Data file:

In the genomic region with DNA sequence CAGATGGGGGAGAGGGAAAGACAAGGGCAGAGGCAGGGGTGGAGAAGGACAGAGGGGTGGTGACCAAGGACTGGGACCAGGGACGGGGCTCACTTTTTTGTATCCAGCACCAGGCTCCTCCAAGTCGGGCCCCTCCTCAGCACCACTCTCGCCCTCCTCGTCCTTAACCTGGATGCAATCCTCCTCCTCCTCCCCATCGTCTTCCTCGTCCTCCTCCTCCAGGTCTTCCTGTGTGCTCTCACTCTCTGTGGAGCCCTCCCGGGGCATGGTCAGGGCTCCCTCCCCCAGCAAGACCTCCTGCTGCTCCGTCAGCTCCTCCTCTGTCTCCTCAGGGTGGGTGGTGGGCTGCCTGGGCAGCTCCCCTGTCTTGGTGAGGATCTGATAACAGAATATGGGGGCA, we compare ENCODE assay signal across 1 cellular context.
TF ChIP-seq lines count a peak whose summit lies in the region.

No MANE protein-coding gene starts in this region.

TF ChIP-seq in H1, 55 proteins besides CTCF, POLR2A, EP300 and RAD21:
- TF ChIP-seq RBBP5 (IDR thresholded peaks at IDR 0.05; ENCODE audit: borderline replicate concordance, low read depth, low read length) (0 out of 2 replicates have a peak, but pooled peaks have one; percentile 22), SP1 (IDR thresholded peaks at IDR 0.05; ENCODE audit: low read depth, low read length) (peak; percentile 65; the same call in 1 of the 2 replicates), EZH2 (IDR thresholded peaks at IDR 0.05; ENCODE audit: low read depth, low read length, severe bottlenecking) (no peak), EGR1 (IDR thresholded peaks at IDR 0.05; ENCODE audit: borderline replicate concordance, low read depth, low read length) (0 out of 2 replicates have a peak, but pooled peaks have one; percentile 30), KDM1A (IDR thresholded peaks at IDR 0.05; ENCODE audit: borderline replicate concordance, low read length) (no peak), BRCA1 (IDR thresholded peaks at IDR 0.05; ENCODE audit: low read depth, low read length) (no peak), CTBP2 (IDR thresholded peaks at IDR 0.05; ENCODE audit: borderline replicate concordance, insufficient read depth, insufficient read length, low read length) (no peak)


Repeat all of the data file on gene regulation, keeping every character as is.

In the genomic region with DNA sequence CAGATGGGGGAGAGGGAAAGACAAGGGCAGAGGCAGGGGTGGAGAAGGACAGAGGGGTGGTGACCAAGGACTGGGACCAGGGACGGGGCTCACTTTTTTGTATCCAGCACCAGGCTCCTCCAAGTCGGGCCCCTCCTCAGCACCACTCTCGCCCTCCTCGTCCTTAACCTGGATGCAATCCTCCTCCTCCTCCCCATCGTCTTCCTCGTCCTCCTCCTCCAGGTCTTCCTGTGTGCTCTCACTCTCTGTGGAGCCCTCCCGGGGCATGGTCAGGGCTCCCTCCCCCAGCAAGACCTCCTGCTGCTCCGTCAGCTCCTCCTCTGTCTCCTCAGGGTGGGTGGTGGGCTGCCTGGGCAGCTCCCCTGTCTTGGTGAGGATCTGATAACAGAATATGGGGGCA, we compare ENCODE assay signal across 1 cellular context.
TF ChIP-seq lines count a peak whose summit lies in the region.

No MANE protein-coding gene starts in this region.

TF ChIP-seq in H1, 55 proteins besides CTCF, POLR2A, EP300 and RAD21:
- TF ChIP-seq RBBP5 (IDR thresholded peaks at IDR 0.05; ENCODE audit: borderline replicate concordance, low read depth, low read length) (0 out of 2 replicates have a peak, but pooled peaks have one; percentile 22), SP1 (IDR thresholded peaks at IDR 0.05; ENCODE audit: low read depth, low read length) (peak; percentile 65; the same call in 1 of the 2 replicates), EZH2 (IDR thresholded peaks at IDR 0.05; ENCODE audit: low read depth, low read length, severe bottlenecking) (no peak), EGR1 (IDR thresholded peaks at IDR 0.05; ENCODE audit: borderline replicate concordance, low read depth, low read length) (0 out of 2 replicates have a peak, but pooled peaks have one; percentile 30), KDM1A (IDR thresholded peaks at IDR 0.05; ENCODE audit: borderline replicate concordance, low read length) (no peak), BRCA1 (IDR thresholded peaks at IDR 0.05; ENCODE audit: low read depth, low read length) (no peak), CTBP2 (IDR thresholded peaks at IDR 0.05; ENCODE audit: borderline replicate concordance, insufficient read depth, insufficient read length, low read length) (no peak)